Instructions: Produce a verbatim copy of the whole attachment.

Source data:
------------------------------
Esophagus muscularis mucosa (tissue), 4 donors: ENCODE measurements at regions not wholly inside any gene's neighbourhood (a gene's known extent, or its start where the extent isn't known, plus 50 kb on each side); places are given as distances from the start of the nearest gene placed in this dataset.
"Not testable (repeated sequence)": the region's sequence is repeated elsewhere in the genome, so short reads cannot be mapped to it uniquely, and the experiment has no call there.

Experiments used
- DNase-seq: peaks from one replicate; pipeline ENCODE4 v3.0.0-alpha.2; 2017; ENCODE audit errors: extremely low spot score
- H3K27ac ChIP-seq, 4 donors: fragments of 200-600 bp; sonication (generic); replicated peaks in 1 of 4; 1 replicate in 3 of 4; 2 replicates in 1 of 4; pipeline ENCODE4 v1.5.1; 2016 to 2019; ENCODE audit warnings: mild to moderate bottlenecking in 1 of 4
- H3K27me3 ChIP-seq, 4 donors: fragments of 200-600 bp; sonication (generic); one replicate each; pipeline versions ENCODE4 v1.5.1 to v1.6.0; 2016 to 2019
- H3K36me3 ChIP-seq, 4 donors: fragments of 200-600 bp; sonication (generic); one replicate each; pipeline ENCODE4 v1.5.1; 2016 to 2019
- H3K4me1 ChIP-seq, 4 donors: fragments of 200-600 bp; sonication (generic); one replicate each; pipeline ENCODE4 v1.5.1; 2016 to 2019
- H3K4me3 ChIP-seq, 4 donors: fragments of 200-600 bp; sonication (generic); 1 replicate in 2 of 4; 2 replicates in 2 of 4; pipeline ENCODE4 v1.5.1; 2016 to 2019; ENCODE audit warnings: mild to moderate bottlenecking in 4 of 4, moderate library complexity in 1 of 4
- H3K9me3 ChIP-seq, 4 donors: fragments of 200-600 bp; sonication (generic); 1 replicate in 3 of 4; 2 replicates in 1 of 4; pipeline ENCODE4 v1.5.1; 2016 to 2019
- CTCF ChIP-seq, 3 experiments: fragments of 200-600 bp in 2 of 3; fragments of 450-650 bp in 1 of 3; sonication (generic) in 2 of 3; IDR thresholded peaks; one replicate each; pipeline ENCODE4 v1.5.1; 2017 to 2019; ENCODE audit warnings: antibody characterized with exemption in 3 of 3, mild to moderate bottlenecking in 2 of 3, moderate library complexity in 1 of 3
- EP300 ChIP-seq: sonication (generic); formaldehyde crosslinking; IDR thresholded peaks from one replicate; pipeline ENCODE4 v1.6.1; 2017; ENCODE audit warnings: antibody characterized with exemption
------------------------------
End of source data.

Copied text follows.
Esophagus muscularis mucosa (tissue), 4 donors: ENCODE measurements at regions not wholly inside any gene's neighbourhood (a gene's known extent, or its start where the extent isn't known, plus 50 kb on each side); places are given as distances from the start of the nearest gene placed in this dataset.
"Not testable (repeated sequence)": the region's sequence is repeated elsewhere in the genome, so short reads cannot be mapped to it uniquely, and the experiment has no call there.

Experiments used
- DNase-seq: peaks from one replicate; pipeline ENCODE4 v3.0.0-alpha.2; 2017; ENCODE audit errors: extremely low spot score
- H3K27ac ChIP-seq, 4 donors: fragments of 200-600 bp; sonication (generic); replicated peaks in 1 of 4; 1 replicate in 3 of 4; 2 replicates in 1 of 4; pipeline ENCODE4 v1.5.1; 2016 to 2019; ENCODE audit warnings: mild to moderate bottlenecking in 1 of 4
- H3K27me3 ChIP-seq, 4 donors: fragments of 200-600 bp; sonication (generic); one replicate each; pipeline versions ENCODE4 v1.5.1 to v1.6.0; 2016 to 2019
- H3K36me3 ChIP-seq, 4 donors: fragments of 200-600 bp; sonication (generic); one replicate each; pipeline ENCODE4 v1.5.1; 2016 to 2019
- H3K4me1 ChIP-seq, 4 donors: fragments of 200-600 bp; sonication (generic); one replicate each; pipeline ENCODE4 v1.5.1; 2016 to 2019
- H3K4me3 ChIP-seq, 4 donors: fragments of 200-600 bp; sonication (generic); 1 replicate in 2 of 4; 2 replicates in 2 of 4; pipeline ENCODE4 v1.5.1; 2016 to 2019; ENCODE audit warnings: mild to moderate bottlenecking in 4 of 4, moderate library complexity in 1 of 4
- H3K9me3 ChIP-seq, 4 donors: fragments of 200-600 bp; sonication (generic); 1 replicate in 3 of 4; 2 replicates in 1 of 4; pipeline ENCODE4 v1.5.1; 2016 to 2019
- CTCF ChIP-seq, 3 experiments: fragments of 200-600 bp in 2 of 3; fragments of 450-650 bp in 1 of 3; sonication (generic) in 2 of 3; IDR thresholded peaks; one replicate each; pipeline ENCODE4 v1.5.1; 2017 to 2019; ENCODE audit warnings: antibody characterized with exemption in 3 of 3, mild to moderate bottlenecking in 2 of 3, moderate library complexity in 1 of 3
- EP300 ChIP-seq: sonication (generic); formaldehyde crosslinking; IDR thresholded peaks from one replicate; pipeline ENCODE4 v1.6.1; 2017; ENCODE audit warnings: antibody characterized with exemption